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  America
"Warrior Princess" to White House?
By Jonathan Beale
Washington Correspondent
US Secretary of State Condoleezza Rice

It has been an amazing transformation. In the first Bush administration, Condoleezza Rice was known as the "warrior princess."

As national security adviser, she was seen as a leading hawk and architect of the Iraq war.

But Ms Rice has now become the smiling face of American diplomacy.

She is the stylish pin-up of the Republican Party and the poster child of African-American success.

Opinion polls suggest a majority of Americans think that she is doing a good job as their most senior diplomat, in stark contrast to the president's own approval ratings, which have slumped to about 40%.

No surprise then that the question is seriously being asked in Washington: "Could Condi run for president in 2008?"

Condi vs. Blondie

The book has already been written by President Clinton's former political adviser, Dick Morris.

In Condi versus Hillary, he argues that Ms Rice is the logical choice for the Republicans to challenge Senator Hillary Clinton - still the favourite to win the Democratic Party nomination.

Mr Morris says the US will be fascinated by a contest between a woman who has come to public prominence on the coat-tails of her husband -Mrs Clinton - and Ms Rice, who has fought her way to the top against the odds.

There is little doubt as to where Mr Morris' sympathies lie.

Blondie is still slightly ahead of Condi in the polls, but the US secretary of state is keeping pace with other potential Republican contenders such as Senator John McCain and former New York Mayor Rudy Giuliani.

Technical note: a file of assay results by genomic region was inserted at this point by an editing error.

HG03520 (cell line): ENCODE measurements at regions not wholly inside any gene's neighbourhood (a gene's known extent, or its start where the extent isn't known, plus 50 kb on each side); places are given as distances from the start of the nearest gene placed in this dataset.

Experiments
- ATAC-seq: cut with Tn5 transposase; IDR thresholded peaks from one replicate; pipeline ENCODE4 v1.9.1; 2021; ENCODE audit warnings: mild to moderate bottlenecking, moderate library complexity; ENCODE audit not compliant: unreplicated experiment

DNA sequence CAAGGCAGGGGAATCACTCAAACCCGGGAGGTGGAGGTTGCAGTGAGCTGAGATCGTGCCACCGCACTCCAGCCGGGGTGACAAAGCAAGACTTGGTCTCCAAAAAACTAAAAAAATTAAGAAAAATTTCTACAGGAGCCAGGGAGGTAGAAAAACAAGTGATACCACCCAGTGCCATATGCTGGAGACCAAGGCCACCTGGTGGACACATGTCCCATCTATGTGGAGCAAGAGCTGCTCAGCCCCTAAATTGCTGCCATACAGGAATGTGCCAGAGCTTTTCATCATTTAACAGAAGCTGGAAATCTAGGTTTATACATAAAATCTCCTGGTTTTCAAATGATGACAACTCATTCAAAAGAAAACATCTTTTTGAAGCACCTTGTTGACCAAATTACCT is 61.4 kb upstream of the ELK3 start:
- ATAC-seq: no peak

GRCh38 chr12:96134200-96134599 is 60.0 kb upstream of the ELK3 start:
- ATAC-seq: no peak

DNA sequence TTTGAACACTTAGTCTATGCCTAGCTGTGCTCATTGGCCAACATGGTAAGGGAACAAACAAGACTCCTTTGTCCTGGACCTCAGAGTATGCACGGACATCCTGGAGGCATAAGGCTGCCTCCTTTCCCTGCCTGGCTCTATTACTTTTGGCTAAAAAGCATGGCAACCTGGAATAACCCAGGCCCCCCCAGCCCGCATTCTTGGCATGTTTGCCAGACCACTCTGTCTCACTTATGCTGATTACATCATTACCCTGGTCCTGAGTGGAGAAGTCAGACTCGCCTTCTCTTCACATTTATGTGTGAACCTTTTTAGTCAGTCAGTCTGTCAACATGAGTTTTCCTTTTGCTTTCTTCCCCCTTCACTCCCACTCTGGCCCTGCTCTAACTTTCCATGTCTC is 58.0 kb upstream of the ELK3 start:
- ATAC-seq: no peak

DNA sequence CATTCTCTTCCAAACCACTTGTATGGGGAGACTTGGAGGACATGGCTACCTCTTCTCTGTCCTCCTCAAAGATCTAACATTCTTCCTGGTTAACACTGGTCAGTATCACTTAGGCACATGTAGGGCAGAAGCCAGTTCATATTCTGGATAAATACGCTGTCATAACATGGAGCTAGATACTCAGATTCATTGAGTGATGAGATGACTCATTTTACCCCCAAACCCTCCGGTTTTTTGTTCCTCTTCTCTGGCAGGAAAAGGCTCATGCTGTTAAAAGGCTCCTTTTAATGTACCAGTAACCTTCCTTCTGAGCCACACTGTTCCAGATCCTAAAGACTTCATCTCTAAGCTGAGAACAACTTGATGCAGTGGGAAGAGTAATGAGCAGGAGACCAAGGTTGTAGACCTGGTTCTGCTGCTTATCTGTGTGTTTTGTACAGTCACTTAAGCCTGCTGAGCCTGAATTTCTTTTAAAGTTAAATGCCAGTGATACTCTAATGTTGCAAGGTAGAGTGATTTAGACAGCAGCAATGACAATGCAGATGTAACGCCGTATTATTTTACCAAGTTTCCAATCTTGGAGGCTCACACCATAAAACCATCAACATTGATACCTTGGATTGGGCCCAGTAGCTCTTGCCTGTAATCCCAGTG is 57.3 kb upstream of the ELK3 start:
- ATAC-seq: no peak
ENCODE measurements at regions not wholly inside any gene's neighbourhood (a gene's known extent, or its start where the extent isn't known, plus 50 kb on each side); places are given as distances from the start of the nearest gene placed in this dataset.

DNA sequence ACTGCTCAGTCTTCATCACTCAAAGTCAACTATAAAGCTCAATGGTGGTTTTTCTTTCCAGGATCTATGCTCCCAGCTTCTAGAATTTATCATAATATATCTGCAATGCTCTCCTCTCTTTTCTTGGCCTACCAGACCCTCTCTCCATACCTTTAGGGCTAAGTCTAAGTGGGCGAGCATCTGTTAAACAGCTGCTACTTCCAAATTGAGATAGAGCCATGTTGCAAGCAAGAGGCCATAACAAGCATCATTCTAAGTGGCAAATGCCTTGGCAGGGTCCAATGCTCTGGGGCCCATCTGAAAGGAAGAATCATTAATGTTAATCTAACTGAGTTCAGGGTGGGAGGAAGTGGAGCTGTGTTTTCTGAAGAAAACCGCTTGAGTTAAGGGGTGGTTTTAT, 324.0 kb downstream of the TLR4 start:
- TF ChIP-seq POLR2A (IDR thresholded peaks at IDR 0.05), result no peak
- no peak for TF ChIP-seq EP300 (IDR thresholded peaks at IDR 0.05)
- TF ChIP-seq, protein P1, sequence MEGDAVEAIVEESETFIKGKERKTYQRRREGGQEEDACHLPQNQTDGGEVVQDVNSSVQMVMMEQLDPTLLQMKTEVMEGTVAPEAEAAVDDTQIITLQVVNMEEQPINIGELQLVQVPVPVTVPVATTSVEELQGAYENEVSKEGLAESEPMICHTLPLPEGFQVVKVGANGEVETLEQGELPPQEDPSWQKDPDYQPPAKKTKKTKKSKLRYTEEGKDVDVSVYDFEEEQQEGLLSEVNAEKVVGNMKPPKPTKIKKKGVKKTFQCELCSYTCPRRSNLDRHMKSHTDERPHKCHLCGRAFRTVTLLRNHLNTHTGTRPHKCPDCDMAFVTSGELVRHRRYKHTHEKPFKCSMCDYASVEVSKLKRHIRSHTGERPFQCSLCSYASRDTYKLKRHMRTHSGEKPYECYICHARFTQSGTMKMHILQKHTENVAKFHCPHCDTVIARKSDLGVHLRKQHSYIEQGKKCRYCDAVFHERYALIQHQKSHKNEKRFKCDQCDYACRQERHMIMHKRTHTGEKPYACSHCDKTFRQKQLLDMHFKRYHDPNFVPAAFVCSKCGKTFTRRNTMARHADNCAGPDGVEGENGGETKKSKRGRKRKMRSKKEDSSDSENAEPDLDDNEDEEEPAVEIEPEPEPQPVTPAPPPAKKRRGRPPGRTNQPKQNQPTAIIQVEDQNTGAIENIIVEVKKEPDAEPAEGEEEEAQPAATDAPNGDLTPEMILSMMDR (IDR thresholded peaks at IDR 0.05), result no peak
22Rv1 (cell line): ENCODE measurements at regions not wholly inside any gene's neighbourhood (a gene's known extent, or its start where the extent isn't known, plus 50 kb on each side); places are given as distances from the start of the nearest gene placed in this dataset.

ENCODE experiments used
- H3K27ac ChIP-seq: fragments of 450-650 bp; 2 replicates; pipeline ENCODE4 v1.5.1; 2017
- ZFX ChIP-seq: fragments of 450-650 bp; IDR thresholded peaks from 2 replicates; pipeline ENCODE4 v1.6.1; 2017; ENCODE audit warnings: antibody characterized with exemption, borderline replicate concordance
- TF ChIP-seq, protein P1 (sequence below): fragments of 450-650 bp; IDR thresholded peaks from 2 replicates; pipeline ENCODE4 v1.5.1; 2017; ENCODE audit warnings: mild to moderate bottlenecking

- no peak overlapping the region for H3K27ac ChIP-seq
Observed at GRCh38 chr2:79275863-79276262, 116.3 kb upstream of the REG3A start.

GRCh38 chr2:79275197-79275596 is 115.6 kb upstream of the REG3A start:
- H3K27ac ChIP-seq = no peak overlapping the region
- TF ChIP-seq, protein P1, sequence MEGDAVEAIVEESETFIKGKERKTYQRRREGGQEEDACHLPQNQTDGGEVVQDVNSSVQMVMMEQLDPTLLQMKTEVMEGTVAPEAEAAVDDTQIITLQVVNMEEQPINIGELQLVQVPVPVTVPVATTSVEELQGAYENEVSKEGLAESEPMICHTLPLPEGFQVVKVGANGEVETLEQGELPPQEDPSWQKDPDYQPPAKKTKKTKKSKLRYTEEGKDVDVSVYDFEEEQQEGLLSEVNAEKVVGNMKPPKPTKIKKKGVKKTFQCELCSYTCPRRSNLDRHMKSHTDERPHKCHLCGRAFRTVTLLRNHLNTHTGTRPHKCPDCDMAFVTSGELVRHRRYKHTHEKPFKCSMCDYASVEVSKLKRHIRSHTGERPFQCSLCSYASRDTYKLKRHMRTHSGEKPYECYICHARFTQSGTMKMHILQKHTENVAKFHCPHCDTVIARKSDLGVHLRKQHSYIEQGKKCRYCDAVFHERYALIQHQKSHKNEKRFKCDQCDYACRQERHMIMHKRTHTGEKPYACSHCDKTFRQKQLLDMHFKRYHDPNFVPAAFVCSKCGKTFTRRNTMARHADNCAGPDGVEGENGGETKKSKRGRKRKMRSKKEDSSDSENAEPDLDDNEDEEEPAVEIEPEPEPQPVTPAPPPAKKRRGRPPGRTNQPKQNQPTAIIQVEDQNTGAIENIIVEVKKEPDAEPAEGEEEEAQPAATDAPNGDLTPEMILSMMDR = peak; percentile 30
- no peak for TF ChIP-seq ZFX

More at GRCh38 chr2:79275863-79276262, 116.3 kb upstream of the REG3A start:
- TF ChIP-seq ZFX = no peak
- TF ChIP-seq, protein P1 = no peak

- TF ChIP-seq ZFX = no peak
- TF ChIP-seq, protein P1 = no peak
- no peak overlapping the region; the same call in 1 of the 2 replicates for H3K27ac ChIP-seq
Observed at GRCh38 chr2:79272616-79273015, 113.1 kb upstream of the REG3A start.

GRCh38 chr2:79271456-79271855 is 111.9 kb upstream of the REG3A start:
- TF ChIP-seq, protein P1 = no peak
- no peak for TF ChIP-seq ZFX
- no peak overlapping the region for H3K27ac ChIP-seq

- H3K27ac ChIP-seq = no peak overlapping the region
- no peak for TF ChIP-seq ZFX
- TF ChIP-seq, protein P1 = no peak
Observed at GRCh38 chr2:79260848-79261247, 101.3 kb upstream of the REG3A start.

Of course, this is still fantasy politics though, as no-one has yet declared themselves for the 2008 race.

What is more, Ms Rice has repeatedly ruled herself out, saying she has "never run for anything," and: "I don't know how many times to say no."

Grassroots campaign

That has not deterred Republican supporters who hope to persuade Ms Rice to run.

The "Condinistas" want to draft her for the presidential race in 2008, pointing to the way Dwight Eisenhower was eventually persuaded after World War II.

They have set up websites where you can sign a petition to "draft" her, buy Condi Rice badges, T-shirts - even lookalike dolls.

They have also taken out radio and television adverts. All without the approval of Ms Rice herself, of course.

But little is known about Ms Rice's own political views outside the field of foreign affairs.

Many Republicans wonder what she thinks on issues such as tax cuts or healthcare.

Charles Black, a leading Republican strategist, doubts that she will run.

He says he has no idea of her own political agenda and points to the fact that she has never run for office.

The little that is known of Ms Rice's political views may stand against her.

While her Christian faith is clearly important - she attends church every Sunday - she is believed to be "mildly pro-choice" on abortion.

That would hardly endear her to the religious right. And then there are the more obvious disadvantages. There has never been a single black woman president in the history of the United States.

Fairytale

But the idea of Condoleeza Rice as president still manages to strike a chord with the American media and public alike - it would be a fairytale in keeping with the stories of "from log cabin to the White House."

She is seen as the woman who grew up in the segregated South and yet battled her way against prejudice to become an accomplished ice-skater, talented pianist, leading academic and now secretary of state.

Her accomplishments are largely down to her own drive and ambition and if she sets her mind to it perhaps one day she could be president.

But I would not put my own money on it.

The above article is from BBC.



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